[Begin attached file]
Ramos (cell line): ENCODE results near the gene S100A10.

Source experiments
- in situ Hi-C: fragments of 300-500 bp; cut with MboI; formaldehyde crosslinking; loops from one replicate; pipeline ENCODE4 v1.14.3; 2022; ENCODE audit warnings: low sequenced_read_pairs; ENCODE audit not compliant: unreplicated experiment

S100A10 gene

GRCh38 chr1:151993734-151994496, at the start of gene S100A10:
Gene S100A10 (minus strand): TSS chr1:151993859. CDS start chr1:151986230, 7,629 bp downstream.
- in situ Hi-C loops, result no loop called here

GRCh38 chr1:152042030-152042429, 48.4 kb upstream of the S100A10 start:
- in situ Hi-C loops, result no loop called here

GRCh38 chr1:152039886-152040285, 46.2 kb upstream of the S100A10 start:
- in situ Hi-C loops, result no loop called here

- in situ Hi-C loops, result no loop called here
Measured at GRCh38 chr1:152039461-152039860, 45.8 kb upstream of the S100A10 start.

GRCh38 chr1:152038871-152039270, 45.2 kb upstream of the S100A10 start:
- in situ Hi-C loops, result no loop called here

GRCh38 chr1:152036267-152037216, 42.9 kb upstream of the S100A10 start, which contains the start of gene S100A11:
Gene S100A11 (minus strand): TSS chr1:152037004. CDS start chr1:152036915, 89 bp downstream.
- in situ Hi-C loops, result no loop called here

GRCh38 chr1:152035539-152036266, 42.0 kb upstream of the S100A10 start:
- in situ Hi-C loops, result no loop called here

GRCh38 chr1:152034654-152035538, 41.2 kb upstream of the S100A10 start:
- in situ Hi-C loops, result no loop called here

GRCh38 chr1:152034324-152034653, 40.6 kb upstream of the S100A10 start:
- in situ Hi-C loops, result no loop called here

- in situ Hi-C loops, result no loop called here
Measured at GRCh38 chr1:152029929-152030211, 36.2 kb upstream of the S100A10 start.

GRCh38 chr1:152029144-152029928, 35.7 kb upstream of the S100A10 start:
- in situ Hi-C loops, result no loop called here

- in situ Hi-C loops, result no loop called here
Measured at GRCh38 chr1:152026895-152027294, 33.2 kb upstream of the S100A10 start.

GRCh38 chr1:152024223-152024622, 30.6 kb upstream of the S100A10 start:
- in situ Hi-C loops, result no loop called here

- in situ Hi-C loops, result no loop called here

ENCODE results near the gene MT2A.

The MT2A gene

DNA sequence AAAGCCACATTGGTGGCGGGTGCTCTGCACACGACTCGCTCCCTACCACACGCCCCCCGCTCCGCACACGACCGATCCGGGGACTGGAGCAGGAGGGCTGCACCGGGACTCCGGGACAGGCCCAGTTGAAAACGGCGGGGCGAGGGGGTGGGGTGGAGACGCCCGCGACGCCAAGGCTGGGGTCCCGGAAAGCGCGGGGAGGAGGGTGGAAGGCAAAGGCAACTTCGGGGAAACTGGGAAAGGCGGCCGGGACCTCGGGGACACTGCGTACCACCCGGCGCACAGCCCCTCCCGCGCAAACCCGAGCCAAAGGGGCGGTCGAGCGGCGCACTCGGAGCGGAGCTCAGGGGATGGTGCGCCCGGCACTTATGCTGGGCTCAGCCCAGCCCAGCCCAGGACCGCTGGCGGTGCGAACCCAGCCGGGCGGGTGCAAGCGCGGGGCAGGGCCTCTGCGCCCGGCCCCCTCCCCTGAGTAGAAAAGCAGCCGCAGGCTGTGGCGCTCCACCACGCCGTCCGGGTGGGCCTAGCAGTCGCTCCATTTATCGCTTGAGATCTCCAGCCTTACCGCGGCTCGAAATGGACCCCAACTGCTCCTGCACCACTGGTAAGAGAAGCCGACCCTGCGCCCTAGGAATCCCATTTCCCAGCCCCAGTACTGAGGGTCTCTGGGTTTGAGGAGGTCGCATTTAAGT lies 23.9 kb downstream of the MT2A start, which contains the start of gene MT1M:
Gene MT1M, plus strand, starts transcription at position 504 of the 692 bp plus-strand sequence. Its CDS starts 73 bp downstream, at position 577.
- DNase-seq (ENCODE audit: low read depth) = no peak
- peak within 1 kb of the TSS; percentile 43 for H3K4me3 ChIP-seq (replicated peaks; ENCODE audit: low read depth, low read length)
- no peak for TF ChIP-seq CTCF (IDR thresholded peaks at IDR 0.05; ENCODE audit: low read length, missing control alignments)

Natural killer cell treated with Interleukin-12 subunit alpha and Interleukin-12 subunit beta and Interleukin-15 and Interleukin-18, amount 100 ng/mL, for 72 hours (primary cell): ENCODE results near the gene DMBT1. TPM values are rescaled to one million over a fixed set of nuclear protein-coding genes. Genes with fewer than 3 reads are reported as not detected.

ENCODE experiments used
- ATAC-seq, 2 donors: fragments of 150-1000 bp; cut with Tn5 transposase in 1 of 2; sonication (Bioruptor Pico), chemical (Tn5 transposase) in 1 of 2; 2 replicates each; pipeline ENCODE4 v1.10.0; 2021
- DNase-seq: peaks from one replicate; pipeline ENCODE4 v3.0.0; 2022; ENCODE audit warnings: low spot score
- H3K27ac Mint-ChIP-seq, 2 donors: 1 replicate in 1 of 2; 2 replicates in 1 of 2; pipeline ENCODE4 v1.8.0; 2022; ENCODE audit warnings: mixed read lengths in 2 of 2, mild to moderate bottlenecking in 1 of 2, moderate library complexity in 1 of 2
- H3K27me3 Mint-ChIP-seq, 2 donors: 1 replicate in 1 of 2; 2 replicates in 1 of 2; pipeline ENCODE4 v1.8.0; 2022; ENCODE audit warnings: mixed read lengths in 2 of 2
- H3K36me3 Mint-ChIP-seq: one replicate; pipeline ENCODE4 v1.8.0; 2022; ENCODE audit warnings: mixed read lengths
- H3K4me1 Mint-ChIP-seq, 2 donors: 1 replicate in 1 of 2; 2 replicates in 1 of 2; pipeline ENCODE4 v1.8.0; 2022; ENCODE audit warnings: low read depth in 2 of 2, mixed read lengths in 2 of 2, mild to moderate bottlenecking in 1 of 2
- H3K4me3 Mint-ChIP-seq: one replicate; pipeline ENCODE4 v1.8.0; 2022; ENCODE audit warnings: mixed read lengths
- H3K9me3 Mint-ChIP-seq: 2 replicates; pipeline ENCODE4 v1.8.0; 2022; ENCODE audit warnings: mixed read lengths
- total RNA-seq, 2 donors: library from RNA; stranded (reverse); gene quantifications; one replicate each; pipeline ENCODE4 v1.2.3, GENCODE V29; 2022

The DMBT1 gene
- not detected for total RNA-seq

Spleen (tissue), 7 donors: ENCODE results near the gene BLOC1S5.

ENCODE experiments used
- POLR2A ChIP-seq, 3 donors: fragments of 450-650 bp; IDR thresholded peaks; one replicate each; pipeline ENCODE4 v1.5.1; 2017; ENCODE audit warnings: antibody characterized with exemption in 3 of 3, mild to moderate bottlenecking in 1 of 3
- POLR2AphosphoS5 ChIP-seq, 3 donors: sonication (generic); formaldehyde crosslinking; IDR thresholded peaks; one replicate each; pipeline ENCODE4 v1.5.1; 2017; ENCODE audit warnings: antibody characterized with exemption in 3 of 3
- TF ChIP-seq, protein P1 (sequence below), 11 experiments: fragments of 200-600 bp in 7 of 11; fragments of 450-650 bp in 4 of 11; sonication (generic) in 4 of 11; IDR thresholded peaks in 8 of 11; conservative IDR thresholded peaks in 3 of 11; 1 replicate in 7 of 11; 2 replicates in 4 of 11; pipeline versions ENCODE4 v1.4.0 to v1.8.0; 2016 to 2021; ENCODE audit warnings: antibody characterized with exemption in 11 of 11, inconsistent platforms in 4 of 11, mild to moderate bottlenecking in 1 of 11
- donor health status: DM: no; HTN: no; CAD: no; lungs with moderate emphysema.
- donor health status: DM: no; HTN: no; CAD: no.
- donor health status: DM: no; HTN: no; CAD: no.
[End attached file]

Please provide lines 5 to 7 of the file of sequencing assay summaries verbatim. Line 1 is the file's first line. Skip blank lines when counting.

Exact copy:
GRCh38 chr1:151993734-151994496, at the start of gene S100A10:
Gene S100A10 (minus strand): TSS chr1:151993859. CDS start chr1:151986230, 7,629 bp downstream.
- in situ Hi-C loops, result no loop called here